Thus far in this unit, our focus has been the reflection of light off flat surfaces and the formation of images by plane mirrors. In Lessons 3 and 4 we will turn our attention to the topic of curved mirrors, and specifically curved mirrors that have a spherical shape. Such mirrors are called spherical mirrors. The two types of spherical mirrors are shown in the diagram on the right. Spherical mirrors can be thought of as a portion of a sphere that was sliced away and then silvered on one of the sides to form a reflecting surface. Concave mirrors were silvered on the inside of the sphere and convex mirrors were silvered on the outside of the sphere. In Lesson 3 we will focus on concave mirrors and in Lesson 4 we will focus on convex mirrors.
Beginning a study of spherical mirrors demands that you first become acquainted with some terminology that will be periodically used. The internalized understanding of the following terms will be essential during Lessons 3 and 4.
Center of Curvature
Radius of Curvature
If a concave mirror were thought of as being a slice of a sphere, then there would be a line passing through the center of the sphere and attaching to the mirror in the exact center of the mirror. This line is known as the principal axis. The point in the center of the sphere from which the mirror was sliced is known as the center of curvature and is denoted by the letter C in the diagram below. The point on the mirror's surface where the principal axis meets the mirror is known as the vertex and is denoted by the letter A in the diagram below. The vertex is the geometric center of the mirror. Midway between the vertex and the center of curvature is a point known as the focal point; the focal point is denoted by the letter F in the diagram below. The distance from the vertex to the center of curvature is known as the radius of curvature (represented by R). The radius of curvature is the radius of the sphere from which the mirror was cut. Finally, the distance from the mirror to the focal point is known as the focal length (represented by f). Since the focal point is the midpoint of the line segment adjoining the vertex and the center of curvature, the focal length would be one-half the radius of curvature.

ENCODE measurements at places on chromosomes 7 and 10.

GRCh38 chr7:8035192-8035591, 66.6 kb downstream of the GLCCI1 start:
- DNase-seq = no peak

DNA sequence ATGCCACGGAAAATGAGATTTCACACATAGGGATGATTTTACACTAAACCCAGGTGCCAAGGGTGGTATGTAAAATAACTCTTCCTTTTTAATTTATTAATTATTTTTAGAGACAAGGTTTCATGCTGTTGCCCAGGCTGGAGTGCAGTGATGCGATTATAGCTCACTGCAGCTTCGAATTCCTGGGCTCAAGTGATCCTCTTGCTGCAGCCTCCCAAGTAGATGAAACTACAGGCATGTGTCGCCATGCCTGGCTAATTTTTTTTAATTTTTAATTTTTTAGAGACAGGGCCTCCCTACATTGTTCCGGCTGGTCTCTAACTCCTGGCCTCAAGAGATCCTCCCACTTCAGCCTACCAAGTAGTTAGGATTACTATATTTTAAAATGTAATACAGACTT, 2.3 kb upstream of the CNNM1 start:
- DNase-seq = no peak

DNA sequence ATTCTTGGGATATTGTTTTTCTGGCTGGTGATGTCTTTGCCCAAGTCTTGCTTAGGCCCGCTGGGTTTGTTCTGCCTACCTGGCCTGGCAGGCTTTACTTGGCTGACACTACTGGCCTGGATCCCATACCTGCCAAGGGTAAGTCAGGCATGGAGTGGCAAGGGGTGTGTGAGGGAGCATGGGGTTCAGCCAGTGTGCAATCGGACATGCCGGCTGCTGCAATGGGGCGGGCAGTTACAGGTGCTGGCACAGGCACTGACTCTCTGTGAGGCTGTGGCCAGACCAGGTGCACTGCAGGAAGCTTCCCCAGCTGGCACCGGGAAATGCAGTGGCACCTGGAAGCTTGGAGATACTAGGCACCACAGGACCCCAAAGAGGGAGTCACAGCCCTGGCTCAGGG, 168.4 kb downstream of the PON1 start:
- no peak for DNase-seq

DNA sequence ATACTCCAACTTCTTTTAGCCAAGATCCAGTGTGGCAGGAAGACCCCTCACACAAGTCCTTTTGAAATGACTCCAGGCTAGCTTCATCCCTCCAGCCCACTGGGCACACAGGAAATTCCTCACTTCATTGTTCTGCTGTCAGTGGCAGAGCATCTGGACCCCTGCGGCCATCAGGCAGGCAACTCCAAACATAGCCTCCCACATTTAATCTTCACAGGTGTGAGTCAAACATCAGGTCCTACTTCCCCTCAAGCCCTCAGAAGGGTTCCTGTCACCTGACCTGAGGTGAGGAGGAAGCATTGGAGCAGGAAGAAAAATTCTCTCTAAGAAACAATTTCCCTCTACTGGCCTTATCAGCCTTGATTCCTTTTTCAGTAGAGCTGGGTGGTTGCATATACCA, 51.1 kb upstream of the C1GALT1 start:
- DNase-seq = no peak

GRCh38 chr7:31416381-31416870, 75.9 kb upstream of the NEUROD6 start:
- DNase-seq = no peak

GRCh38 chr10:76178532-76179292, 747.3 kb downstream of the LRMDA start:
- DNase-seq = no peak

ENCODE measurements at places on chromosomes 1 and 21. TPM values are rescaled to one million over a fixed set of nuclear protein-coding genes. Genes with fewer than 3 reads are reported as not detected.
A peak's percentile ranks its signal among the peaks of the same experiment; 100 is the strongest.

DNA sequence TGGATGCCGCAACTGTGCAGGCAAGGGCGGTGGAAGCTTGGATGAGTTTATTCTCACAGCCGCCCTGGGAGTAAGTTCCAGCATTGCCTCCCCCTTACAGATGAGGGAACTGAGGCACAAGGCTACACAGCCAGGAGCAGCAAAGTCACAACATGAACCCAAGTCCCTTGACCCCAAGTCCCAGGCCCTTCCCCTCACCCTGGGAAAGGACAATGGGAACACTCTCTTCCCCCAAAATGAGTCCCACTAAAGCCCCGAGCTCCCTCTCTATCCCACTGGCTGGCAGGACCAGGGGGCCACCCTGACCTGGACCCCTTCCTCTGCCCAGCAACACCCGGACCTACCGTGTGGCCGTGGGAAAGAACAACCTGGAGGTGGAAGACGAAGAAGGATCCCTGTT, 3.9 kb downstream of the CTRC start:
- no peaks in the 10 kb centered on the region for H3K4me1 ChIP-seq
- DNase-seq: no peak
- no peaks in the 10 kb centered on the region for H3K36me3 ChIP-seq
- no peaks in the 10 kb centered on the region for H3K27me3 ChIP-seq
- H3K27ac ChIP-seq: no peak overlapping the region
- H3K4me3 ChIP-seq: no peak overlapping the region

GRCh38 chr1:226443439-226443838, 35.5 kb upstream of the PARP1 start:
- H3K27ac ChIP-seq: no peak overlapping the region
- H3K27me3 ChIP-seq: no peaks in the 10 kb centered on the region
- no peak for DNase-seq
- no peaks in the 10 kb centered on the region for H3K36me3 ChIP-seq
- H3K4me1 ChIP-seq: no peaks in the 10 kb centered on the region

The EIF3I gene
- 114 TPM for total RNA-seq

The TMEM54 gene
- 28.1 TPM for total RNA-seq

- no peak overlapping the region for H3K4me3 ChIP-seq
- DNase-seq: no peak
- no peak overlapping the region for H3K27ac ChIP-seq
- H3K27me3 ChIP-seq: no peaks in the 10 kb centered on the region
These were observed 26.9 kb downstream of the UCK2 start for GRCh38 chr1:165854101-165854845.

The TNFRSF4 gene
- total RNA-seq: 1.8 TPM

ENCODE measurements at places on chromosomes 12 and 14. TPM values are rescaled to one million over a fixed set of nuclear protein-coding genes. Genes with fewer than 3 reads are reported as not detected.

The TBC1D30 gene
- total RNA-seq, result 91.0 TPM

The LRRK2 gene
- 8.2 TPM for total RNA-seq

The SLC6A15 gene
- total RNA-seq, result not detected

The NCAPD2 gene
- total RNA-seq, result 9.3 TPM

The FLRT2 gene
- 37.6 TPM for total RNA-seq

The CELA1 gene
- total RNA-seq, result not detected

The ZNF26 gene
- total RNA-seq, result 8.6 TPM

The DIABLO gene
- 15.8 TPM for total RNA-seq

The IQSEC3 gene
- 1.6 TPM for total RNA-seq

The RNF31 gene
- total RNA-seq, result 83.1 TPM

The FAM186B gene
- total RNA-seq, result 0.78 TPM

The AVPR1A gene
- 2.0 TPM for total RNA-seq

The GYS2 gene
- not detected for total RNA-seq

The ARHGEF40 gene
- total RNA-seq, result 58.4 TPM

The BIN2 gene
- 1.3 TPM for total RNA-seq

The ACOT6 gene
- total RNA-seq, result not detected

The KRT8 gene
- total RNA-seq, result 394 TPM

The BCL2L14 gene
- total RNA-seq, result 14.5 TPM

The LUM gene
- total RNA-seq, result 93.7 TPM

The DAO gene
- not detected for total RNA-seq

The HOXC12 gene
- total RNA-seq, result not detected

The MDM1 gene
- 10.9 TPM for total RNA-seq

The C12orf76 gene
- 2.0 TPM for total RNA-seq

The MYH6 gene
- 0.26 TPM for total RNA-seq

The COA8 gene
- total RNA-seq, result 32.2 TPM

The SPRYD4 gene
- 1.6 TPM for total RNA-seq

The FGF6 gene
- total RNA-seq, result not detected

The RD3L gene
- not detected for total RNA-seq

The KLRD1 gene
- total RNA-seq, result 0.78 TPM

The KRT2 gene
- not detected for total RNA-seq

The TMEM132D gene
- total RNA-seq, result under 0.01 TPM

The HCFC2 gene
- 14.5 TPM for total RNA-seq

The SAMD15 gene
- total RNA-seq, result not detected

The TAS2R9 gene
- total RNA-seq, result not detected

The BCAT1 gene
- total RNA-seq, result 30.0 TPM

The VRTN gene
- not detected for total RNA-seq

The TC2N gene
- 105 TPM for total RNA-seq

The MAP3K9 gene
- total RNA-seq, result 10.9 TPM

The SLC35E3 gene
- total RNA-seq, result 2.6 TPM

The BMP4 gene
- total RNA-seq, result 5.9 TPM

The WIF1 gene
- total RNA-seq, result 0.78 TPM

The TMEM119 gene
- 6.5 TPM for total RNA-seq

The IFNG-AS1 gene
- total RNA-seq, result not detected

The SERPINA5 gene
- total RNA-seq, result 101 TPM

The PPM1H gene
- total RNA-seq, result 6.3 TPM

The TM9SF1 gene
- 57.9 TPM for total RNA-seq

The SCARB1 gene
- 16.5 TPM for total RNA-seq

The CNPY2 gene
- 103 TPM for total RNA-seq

The focal point is the point in space at which light incident towards the mirror and traveling parallel to the principal axis will meet after reflection. The diagram at the right depicts this principle. In fact, if some light from the sun were collected by a concave mirror, then it would converge at the focal point. Because the sun is such a large distance from the Earth, any light rays from the sun that strike the mirror will essentially be traveling parallel to the principal axis. As such, this light should reflect and pass through the focal point. A common Physics demonstration involves using a large demonstration mirror to set a pencil aflame in a matter of seconds. In the demonstration, the pencil is placed at the focal point and the concave mirror is pointed upwards towards the sun. Whatever rays of light from the sun that hit the mirror are focused at the point where the pencil is located. To the surprise of many, the heat is sufficient to ignite the pencil. Wow!
A large concave mirror is used to focus light from the sun upon a pencil.
As we proceed through Lesson 3, we will observe the images formed by concave mirrors. Depending on the object location, the image could be enlarged or reduced in size or even the same size as the object; the image could be inverted or upright; and the image will be located in a specific region along the principal axis. To understand these relationships between object and image, you may need to review the vocabulary terms described on this page.
We Would Like to Suggest ...
Why just read about it and when you could be interacting with it? Interact - that's exactly what you do when you use one of The Physics Classroom's Interactives. We would like to suggest that you combine the reading of this page with the use of our Optics Bench Interactive
or our Name That Image Interactive
. You can find this in the Physics Interactives section of our website. The Optics Bench Interactive
provides the learner an interactive enivronment for exploring the formation of images by lenses and mirrors. The Name That Image Interactive
provides learners with an intensive mental workout in recognizing the image characteristics for any given object location in front of a curved mirror.
Check Your Understanding
1. The surface of a concave mirror is pointed towards the sun. Light from the sun hits the mirror and converges to a point. How far is this converging point from the mirror's surface if the radius of curvature (R) of the mirror is 150 cm?
2. It's the early stages of the Concave Mirror Lab. Your teacher hands your lab group a concave mirror and asks you to find the focal point. What procedure would you use to do this?